“...Autonomy, complexity and a connection between effort and reward are, most people will agree, the three qualities that work has to have if it is to be satisfying,” says Malcom Gladwell in his bestseller Outliers: The Story of Success.
Gladwell’s insights on outliers are certainly on display in the foreign exchange markets as mostly autonomous participants attempt to navigate major geo-political posturing (again), interpret ambiguous economic news and begin the sprint towards the end of the year — all while not losing money.
But as Gladwell points out, success can be elusive. As most of the world’s central banks come up to full steam following a very quiet August, the potential for outlier events — and the resulting volatility/opportunity this affords in the markets — is significantly increased.
The U.S. dollar headed for its longest monthly losing streak in 14 years.1 Hurricane Harvey took America’s fourth-largest city — and its energy pride land — offline with millions displaced and hundreds of billions of dollars in property damage inflicted.
North Korea dashed global hopes for a general cooling of tensions in East Asia by firing yet another missile, but this time went so far as to fly it directly over Japan.
Gold became the key outlier as it rallied past $1,300 per ounce — the highest since the U.S. presidential election in November.
Fed chair Janet Yellen fought off executive jawboning on two fronts at her speech in Jackson Hole by reminding listeners that post Lehman-crash rules were put in place for a reason — and that the pace of rate rises and asset unwinding should be handled based on quiet, predictable data rather than executive perceptions of what the economy requires.
President Trump announced that tax reform would now be his administration’s key initiative, citing major support in both parties.
The International Monetary Fund warned China that its use of massive debt issuance to fuel growth since the 2008 crash may reduce Beijing’s ‘fiscal space’ to intercede in a fresh crisis.2
What’s in play
Washington watchers are following every move Congress makes around taxes. But, FX markets are skeptical of its chances of success. Should this push gather steam, an opportunity to benefit from a historically weak USD would be obvious to exporters clued in to the connection between effort and reward that Gladwell points out.
Central Bankers will be reviewing a host of economic data released in early September to begin determining and deploying strategies to protect their respective countries.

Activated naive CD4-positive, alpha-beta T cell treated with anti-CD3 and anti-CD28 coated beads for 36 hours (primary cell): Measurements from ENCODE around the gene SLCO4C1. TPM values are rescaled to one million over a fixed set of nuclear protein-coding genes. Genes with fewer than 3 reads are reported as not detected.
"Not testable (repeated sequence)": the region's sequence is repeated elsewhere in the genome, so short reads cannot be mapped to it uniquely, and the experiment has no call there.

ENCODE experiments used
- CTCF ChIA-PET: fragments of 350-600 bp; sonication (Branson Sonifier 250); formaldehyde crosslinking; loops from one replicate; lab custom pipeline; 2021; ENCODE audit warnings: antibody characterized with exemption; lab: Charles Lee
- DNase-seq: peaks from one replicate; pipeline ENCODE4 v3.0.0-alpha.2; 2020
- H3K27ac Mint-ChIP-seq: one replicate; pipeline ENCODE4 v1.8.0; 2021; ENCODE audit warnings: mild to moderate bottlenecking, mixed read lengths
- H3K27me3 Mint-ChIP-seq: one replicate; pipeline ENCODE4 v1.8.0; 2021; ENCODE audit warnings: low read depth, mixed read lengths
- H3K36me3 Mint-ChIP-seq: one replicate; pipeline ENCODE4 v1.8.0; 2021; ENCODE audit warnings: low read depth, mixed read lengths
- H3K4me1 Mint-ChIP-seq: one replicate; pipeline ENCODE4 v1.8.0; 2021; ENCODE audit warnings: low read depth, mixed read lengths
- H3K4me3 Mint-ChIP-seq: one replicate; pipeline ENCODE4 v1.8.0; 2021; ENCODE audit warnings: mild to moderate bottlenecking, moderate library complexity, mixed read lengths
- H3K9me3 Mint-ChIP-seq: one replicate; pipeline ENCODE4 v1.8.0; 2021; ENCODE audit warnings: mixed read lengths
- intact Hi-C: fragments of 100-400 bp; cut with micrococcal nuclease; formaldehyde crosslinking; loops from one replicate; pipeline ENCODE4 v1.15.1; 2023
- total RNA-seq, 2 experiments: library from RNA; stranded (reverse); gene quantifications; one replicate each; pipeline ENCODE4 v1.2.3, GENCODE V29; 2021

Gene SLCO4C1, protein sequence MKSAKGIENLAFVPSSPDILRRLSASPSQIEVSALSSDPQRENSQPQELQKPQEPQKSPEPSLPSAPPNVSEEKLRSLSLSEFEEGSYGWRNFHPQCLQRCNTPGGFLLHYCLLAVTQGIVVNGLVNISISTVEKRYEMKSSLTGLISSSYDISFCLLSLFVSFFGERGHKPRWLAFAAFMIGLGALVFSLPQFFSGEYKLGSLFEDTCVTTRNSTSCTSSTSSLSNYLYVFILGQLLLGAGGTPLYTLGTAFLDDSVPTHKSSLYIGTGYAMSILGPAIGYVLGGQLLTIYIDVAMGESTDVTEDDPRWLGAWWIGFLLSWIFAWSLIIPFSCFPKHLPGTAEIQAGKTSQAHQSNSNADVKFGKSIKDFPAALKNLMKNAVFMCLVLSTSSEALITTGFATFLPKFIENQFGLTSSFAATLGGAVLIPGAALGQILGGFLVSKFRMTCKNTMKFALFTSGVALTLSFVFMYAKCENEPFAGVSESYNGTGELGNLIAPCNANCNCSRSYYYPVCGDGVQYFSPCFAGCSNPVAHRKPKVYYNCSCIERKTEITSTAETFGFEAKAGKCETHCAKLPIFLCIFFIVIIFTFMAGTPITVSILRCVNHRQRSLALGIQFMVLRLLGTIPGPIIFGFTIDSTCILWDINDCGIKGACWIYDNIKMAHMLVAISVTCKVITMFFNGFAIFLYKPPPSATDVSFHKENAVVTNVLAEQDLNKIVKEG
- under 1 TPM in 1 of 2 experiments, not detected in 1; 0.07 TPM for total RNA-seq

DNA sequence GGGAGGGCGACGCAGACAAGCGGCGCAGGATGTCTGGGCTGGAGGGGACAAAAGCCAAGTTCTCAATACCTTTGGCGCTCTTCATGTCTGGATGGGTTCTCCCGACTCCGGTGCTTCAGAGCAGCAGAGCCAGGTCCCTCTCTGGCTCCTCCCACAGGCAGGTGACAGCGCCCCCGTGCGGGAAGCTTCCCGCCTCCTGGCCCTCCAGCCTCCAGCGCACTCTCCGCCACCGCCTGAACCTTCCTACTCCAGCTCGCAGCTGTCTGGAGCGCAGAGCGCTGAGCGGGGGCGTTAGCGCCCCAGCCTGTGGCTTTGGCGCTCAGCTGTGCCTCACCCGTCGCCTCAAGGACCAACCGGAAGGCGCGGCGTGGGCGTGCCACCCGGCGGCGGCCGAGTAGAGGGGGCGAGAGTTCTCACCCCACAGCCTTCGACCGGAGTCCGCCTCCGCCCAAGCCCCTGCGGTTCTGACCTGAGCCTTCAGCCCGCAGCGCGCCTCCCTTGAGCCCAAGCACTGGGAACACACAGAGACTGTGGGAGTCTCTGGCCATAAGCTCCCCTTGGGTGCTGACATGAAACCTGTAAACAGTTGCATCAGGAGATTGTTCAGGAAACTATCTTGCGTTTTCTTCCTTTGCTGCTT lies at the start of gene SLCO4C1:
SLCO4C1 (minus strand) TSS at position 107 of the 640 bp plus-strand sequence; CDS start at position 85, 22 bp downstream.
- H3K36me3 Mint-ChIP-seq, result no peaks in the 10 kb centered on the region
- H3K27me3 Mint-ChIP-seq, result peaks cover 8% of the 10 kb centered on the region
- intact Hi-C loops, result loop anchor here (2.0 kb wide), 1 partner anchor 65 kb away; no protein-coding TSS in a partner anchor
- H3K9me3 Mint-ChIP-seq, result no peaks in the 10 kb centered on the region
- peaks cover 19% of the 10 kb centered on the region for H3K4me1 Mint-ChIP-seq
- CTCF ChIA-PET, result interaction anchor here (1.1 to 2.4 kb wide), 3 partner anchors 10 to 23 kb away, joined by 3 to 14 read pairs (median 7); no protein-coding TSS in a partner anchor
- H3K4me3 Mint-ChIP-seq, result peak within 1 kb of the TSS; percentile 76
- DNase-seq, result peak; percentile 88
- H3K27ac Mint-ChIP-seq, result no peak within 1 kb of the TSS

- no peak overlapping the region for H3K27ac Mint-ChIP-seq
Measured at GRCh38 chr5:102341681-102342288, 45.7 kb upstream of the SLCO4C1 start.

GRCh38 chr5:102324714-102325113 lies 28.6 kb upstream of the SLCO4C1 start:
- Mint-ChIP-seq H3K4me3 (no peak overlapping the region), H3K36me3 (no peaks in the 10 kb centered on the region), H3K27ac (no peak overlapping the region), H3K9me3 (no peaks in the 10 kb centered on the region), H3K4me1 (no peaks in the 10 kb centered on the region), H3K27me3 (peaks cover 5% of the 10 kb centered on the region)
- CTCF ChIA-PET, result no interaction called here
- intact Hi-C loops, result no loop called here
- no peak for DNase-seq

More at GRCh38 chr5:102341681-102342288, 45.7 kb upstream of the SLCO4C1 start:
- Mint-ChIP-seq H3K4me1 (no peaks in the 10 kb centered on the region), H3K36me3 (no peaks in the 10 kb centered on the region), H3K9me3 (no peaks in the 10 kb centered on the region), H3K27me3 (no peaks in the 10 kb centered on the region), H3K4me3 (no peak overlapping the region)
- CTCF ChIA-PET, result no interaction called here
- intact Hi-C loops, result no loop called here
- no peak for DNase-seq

Japan warned the United Kingdom about the continued dangers of Brexit negotiations in regards to hurting trade between the two nations. Japan also dashed British hopes of negotiating a quick trade deal by flatly stating that negotiating with Brussels was the priority at the moment as Britain determines its future.3
Janet Yellen’s term is up for renewal in February. If her recent Wyoming speech was not appreciated at the White House, the market is betting that Gary Cohn succeeds her.
Outlier events to watch out for include: specific reactions to North Korea’s latest moves, Russian aggression in the Baltic and European Central Bank President Mario Draghi’s barely veiled attack on what he perceives as President Trump’s flawed trade protectionism.
The rumblings for Catalan independence are expected to go down in flames again — especially on the back of the recent terror attacks in Barcelona. But a new referendum with similar aims in Northern Iraq could threaten to further destabilize a still-reeling, war-torn Middle East.4
The major outlier is China’s five-year Communist Party Congress to be held in early October. If President Xi Jinping is unable to further consolidate power through his ‘prosperity and control’ mantra during the meetings, all bets are off on China’s ability to navigate the potential fallout from its $28 trillion-dollar debt pile.5
Standard attention getters will be key economic data releases for the U.S., China, Japan, the U.K. and the EU during the first week of September — and further shocks to oil.
If any of these items move from outlier to the front pages, it is highly likely FX markets will move wildly.
A strategic approach to managing currency risk
While a natural reaction to potentially disruptive events can sometimes be despair and retreat, we recommend a more strategic approach: allow the fear to pass and look for strategic moves that can help shield your company from the forces of world financial markets.
Our FX Specialists are here to help — with ideas and strategies to effectively protect your business.
Contact us today
1, 2, 3: Financial Times
4: Wall Street Journal
This article is intended for US audiences only.
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